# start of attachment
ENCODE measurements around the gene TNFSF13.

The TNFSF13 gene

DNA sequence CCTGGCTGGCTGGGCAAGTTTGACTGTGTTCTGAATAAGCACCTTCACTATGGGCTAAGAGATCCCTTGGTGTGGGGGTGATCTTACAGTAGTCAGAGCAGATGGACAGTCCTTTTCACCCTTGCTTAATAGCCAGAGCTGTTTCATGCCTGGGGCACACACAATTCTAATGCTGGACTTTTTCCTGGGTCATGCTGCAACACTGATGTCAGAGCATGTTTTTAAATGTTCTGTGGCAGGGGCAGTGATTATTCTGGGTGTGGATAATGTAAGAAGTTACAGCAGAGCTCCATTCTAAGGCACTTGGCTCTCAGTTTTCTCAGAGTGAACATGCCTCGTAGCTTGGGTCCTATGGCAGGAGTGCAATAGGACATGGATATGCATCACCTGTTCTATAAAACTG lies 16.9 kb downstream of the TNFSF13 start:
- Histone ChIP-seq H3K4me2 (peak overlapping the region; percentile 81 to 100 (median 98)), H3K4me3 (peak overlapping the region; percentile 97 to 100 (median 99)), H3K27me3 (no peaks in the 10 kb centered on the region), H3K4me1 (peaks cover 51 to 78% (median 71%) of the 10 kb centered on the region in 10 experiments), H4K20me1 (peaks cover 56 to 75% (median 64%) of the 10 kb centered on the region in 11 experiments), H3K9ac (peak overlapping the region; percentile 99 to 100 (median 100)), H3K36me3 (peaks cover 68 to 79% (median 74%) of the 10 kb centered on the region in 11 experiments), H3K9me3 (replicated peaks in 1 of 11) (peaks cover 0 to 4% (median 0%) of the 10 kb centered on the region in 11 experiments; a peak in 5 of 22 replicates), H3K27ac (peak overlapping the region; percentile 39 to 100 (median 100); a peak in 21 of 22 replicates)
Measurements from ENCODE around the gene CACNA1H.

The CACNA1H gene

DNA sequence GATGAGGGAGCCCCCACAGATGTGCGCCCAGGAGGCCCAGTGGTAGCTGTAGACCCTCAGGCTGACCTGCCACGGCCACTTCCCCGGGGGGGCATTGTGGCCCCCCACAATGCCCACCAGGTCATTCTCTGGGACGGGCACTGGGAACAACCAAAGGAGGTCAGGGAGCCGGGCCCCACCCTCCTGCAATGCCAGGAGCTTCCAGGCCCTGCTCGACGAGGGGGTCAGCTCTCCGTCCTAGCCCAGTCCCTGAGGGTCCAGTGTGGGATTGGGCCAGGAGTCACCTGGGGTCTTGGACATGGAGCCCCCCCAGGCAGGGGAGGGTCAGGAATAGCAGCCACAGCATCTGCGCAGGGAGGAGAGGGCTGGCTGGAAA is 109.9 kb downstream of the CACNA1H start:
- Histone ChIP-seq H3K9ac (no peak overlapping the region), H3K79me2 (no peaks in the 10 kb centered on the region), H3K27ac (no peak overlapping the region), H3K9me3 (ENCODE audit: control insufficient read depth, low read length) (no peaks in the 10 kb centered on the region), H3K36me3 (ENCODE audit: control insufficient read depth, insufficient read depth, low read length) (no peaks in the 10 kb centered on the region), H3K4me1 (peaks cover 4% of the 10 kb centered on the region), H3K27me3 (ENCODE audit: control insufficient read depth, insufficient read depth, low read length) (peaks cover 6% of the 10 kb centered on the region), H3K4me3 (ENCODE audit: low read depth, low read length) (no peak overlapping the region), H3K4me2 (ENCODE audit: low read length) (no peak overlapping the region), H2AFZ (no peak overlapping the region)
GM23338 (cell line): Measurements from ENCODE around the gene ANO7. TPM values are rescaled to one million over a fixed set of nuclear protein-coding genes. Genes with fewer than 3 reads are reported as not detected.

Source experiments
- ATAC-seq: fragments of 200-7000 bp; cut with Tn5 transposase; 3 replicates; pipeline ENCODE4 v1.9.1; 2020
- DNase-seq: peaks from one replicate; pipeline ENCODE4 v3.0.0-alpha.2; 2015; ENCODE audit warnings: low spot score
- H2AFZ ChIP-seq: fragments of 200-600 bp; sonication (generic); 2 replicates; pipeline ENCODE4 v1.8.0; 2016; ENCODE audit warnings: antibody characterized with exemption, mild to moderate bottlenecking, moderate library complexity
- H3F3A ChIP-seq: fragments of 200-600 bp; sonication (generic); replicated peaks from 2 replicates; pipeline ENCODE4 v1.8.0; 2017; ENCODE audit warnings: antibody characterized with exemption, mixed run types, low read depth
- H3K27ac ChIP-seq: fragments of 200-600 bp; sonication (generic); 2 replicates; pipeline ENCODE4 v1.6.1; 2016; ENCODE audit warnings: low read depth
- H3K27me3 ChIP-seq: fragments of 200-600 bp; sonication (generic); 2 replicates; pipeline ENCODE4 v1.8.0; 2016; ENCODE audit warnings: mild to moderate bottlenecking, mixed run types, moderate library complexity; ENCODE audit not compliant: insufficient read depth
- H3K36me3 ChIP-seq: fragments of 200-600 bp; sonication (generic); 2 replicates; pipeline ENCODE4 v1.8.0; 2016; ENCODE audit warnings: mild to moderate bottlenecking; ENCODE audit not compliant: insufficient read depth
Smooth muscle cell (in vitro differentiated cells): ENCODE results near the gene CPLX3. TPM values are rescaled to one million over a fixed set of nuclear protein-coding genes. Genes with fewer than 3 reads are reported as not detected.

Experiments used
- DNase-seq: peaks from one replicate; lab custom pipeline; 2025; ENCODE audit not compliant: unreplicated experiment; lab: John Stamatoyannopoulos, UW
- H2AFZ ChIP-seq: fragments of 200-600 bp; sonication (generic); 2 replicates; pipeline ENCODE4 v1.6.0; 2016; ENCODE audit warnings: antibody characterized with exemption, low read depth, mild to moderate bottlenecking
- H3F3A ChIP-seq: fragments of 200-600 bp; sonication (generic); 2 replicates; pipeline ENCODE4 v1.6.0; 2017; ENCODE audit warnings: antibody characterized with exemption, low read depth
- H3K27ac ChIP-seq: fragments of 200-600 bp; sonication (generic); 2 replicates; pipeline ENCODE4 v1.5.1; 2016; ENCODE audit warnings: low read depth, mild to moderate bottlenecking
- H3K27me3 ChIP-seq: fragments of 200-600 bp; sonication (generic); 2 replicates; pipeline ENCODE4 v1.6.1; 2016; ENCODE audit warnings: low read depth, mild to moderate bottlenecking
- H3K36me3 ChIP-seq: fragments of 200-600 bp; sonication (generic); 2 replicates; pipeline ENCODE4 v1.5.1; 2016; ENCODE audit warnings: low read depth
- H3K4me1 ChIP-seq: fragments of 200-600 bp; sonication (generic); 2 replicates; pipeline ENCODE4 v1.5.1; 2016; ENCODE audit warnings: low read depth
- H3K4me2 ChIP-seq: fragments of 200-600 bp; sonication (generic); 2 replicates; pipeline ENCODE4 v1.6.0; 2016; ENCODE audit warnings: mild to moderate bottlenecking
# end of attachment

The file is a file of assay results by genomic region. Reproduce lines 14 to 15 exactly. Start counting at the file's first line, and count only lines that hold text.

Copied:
- H3F3A ChIP-seq: fragments of 200-600 bp; sonication (generic); replicated peaks from 2 replicates; pipeline ENCODE4 v1.8.0; 2017; ENCODE audit warnings: antibody characterized with exemption, mixed run types, low read depth
- H3K27ac ChIP-seq: fragments of 200-600 bp; sonication (generic); 2 replicates; pipeline ENCODE4 v1.6.1; 2016; ENCODE audit warnings: low read depth